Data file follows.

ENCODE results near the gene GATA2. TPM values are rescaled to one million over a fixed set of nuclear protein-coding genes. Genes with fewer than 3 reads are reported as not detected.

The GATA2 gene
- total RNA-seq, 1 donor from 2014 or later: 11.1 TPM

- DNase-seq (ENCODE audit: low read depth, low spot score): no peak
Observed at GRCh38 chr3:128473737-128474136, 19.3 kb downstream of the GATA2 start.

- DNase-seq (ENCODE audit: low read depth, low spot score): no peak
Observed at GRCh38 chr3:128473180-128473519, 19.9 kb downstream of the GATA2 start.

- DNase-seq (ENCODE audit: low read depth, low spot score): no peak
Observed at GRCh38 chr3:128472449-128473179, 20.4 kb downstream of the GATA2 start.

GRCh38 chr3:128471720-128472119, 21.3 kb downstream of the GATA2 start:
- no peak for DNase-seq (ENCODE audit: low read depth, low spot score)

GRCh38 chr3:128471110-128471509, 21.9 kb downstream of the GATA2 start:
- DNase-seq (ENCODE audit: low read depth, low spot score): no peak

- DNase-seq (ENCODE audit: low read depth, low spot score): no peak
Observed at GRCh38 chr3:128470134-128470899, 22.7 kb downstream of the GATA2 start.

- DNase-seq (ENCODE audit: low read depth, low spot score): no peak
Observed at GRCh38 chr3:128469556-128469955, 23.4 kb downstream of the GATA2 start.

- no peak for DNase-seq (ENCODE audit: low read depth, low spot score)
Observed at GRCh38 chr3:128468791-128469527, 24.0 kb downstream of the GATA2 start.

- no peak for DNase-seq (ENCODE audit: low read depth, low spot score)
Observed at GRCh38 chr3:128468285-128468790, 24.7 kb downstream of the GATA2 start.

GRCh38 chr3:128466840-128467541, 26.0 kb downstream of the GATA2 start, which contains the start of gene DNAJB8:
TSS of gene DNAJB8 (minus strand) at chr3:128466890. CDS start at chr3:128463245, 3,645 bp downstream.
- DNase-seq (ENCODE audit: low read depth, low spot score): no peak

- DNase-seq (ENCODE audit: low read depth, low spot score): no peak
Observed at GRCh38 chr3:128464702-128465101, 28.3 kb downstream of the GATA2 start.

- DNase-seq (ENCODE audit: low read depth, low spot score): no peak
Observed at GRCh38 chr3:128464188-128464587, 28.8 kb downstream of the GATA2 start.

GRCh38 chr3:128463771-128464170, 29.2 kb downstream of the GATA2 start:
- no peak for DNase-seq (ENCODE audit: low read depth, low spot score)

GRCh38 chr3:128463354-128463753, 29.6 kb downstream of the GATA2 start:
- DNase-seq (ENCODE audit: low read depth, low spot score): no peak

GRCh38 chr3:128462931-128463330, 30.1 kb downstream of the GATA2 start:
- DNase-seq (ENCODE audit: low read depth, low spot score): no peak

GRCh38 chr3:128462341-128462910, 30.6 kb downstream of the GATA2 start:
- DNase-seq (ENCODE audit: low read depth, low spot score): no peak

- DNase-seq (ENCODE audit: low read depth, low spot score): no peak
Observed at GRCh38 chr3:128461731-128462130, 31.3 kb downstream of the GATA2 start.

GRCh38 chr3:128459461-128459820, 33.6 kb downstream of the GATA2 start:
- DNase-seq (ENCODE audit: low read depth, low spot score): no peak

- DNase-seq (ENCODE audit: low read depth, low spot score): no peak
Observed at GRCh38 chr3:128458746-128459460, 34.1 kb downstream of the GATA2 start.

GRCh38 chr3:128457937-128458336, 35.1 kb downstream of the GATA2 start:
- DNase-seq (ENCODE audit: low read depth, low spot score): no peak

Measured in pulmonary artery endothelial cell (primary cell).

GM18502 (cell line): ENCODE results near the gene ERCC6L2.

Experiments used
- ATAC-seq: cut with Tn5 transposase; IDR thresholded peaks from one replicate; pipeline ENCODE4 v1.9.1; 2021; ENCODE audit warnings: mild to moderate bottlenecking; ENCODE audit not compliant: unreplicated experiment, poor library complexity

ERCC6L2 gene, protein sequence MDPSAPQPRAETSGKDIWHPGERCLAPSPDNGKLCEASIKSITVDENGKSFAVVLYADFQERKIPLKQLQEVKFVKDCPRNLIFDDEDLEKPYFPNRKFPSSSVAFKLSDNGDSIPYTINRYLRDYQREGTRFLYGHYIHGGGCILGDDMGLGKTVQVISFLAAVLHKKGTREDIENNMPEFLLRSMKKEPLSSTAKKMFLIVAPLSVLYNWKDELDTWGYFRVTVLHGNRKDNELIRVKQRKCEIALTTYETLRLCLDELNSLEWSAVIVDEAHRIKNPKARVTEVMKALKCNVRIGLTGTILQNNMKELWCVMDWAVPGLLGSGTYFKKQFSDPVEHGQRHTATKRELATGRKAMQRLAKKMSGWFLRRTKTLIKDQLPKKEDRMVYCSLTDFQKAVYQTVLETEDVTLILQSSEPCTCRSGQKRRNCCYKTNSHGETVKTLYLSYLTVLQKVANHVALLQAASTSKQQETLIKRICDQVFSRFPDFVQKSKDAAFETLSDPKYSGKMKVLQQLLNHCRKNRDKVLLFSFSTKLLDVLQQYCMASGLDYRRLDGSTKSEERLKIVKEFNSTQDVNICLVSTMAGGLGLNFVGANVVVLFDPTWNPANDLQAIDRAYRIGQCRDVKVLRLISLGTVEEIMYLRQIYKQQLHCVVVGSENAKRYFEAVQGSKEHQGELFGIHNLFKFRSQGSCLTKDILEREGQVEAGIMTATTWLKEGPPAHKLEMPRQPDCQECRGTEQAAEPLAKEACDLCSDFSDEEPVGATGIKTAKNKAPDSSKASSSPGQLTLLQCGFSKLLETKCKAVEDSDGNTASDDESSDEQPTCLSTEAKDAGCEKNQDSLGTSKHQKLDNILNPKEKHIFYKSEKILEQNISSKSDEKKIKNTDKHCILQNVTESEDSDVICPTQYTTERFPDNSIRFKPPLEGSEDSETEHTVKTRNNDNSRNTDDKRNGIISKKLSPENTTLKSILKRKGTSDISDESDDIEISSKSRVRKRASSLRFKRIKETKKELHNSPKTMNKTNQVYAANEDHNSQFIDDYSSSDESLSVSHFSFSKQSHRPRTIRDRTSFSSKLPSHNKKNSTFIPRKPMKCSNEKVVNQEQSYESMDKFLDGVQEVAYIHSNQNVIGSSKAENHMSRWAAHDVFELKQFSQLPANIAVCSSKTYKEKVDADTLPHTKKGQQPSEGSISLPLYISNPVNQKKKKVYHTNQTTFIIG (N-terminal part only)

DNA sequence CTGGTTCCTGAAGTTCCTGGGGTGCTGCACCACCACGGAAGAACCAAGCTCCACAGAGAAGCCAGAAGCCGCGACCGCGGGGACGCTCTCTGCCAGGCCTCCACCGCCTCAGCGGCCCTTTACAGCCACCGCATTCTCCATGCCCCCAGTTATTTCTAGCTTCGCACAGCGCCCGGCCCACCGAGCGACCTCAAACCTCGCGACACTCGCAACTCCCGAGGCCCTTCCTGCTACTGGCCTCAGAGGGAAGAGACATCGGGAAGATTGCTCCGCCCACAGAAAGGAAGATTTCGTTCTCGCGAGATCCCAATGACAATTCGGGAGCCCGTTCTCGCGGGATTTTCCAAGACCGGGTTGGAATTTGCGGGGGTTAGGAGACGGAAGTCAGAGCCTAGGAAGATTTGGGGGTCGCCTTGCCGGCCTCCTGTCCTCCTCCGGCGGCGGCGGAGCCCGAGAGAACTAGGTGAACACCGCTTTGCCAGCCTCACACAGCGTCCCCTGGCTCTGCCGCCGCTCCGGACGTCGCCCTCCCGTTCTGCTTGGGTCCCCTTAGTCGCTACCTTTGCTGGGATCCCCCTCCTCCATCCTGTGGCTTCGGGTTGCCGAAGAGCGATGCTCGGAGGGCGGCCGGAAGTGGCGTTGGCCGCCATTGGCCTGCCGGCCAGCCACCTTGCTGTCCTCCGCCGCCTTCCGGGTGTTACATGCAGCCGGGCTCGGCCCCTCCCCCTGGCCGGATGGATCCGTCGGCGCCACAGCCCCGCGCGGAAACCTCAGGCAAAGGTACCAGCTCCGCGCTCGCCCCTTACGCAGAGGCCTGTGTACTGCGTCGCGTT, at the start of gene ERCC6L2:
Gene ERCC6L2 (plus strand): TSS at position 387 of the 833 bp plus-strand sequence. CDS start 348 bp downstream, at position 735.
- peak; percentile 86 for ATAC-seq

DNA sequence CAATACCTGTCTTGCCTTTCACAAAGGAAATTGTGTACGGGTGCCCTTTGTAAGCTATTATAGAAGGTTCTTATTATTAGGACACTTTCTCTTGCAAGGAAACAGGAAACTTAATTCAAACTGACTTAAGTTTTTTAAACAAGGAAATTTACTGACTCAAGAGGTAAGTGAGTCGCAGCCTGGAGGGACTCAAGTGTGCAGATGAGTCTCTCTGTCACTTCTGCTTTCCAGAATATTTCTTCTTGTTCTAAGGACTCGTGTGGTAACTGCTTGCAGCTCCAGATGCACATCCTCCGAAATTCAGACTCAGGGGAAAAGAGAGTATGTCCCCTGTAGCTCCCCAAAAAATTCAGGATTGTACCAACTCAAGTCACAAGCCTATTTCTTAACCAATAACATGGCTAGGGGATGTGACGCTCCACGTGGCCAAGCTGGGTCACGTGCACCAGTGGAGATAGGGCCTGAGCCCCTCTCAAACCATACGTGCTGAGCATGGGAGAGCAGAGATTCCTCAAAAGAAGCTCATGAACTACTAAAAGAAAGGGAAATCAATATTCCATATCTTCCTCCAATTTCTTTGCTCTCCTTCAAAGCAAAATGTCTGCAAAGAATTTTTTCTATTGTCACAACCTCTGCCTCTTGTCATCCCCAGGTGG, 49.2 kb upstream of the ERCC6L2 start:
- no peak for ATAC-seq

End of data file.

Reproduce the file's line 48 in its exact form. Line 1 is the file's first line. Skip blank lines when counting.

- ATAC-seq: cut with Tn5 transposase; IDR thresholded peaks from one replicate; pipeline ENCODE4 v1.9.1; 2021; ENCODE audit warnings: mild to moderate bottlenecking; ENCODE audit not compliant: unreplicated experiment, poor library complexity